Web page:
In My Son the Fanatic, isn’t the author going too far in describing Ali's changes of attitude?Starting as a "perfect" student, a well educated person and a "well integrated" boy to a fanatic of a...

In My Son the Fanatic, isn’t the author going too far in describing Ali's changes of attitude?

Starting as a "perfect" student, a well educated person and a "well integrated" boy to a fanatic of a religious life that he didn't know at all in such a short time seems implausible.

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Ashley Kannan | Middle School Teacher | (Level 3) Distinguished Educator

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I am not entirely sure that Kurieshi is going "too far" in displaying the change in attitudes.  There are two primary reasons for this.  The first would be that this particular generation, the one to which Ali belongs, is uniquely different from all others.  They possess the language and cultural skills that their parents did not.  At the same time, they have become aware that the singular and surface based pursuits of their parents' generation are simply that:  Surface.  Parvez's deepest anguish lies at the shame his son brings to him.  The fact that he can no longer boast about his exploits in cricket, and the shame he brings to his father in the treatment of Bettina are sources of deep anguish.  They also reflect how different father and son perceive consciousness, with the son being more attune to a different and more spiritually driven pursuit than the father, who is more driven to be accepted by the cosmopolitan setting of London than reestablishing his own roots.  Such a chasm can account for why Ali changes in such a dramatic and intense manner.  It is both a rebellion of previous generation's statements, while a statement of one's own self.  The other issue that might allow for Ali's transformation to be so pronounced is the current climate for Ali's generation might make the change even more intense.  To be "Young, Muslim, and British" carries with it a set of conditions that few others face:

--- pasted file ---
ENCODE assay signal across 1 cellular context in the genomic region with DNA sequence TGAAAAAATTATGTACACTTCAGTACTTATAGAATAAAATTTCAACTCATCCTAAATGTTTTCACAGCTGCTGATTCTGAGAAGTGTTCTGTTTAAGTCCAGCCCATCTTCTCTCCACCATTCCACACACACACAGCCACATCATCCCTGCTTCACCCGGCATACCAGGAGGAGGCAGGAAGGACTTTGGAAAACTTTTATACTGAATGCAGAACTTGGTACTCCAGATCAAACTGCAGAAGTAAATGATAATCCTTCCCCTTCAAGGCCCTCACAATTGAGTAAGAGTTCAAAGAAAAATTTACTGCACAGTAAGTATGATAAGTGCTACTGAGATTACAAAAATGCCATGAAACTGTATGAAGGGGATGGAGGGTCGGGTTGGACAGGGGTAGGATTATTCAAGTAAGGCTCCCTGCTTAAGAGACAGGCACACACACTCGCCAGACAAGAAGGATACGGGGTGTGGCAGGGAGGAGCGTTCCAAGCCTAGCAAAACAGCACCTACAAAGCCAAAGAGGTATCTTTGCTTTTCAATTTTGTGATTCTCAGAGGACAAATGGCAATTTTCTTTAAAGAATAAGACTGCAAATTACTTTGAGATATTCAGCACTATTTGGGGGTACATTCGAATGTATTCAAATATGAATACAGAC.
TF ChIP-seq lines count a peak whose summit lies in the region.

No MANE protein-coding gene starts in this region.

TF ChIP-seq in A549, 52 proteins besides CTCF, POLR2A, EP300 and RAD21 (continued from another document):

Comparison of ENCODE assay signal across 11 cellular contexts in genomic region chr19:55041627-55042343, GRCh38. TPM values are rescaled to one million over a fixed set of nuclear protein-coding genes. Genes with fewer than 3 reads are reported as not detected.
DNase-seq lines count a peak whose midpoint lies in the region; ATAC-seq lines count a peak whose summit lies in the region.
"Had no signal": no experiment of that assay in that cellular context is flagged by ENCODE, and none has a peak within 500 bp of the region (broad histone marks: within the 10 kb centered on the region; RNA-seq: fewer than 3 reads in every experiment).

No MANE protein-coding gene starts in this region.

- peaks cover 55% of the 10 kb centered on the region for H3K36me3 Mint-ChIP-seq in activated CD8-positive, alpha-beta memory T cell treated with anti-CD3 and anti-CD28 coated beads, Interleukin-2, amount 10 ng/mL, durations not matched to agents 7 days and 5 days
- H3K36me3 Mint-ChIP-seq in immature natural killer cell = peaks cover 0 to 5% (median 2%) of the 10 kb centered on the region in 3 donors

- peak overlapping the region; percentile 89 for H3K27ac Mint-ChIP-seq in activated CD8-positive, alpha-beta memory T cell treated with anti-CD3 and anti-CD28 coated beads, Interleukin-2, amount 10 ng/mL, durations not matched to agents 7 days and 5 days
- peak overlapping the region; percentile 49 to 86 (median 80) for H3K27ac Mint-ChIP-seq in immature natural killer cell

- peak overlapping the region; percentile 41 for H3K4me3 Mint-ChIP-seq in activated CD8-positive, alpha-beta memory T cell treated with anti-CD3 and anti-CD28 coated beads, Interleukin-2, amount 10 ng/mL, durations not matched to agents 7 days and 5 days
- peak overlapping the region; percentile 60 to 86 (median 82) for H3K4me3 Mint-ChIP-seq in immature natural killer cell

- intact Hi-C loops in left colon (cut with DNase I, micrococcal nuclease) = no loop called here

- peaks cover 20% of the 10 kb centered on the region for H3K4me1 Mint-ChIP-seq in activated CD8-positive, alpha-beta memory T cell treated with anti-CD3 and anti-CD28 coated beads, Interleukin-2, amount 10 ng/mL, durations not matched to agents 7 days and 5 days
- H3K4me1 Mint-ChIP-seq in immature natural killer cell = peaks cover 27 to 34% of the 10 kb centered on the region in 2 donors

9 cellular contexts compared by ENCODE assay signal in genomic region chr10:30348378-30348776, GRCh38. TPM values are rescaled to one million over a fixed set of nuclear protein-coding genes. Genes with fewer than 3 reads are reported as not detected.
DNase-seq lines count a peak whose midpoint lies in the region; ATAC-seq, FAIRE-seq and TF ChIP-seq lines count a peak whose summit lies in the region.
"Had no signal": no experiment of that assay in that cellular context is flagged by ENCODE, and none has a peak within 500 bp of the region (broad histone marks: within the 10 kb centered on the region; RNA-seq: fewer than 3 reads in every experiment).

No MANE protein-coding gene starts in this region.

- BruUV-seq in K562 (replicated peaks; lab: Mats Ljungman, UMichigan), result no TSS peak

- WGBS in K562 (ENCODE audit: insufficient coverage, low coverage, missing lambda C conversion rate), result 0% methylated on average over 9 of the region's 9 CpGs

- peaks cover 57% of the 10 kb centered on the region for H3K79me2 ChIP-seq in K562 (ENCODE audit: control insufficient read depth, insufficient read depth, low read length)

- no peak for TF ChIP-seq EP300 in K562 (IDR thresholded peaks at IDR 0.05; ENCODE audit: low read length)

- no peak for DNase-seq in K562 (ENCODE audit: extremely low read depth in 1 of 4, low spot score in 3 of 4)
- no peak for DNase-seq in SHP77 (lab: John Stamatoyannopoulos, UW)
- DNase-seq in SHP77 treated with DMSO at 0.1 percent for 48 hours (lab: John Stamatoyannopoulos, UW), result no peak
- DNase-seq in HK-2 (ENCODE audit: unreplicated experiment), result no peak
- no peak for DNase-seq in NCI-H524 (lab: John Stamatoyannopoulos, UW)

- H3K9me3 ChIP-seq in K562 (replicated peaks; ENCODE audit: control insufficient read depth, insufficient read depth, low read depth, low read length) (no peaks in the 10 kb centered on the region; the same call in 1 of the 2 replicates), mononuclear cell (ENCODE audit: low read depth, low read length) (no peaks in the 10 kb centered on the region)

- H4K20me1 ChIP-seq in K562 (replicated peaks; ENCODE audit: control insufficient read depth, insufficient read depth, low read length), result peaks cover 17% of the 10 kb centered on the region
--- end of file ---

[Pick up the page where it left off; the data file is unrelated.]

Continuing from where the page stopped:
Our participants are well aware that they are the products of a polarised generation. For every person in the room that evening, there are thousands of other young Muslims who are trapped in low skilled jobs or are unemployed. We now know (the statistics have only begun to reflect a breakdown according to faith) that 36% of British Muslims are leaving school with no qualifications, while a fifth of 16- to 24-year-old Muslims in Britain are unemployed. Forty per cent of British Muslims are in low skill jobs and nearly 70% of Bangladeshi and Pakistani children live in poverty. A British Muslim generation is coming of age - a third of the community is under 15 - with the experience of deprivation.  That poverty haunted the debate, and what cropped up on many of the tables was a sense of frustration at what participants perceive as the failures of their own community.

With such a condition, it is highly conceivable that Ali understood the plight that waited for him after finishing his studies in accounting.  No matter what he would accomplish, a part of him obviously understood this condition that he would be unable to escape.  The "failures" that Ali sees with Parvez and his own community could account for the intense level of change.  In this light, his transformation is not exaggerated, as much as it is a warning.  Given the July 7 London Bombings and similar actions, as well as the profiles and last words of the bombers, Kurieshi's depiction of Ali might not go too far as much as warning that "too far" is not enough in reaching out to these young people.

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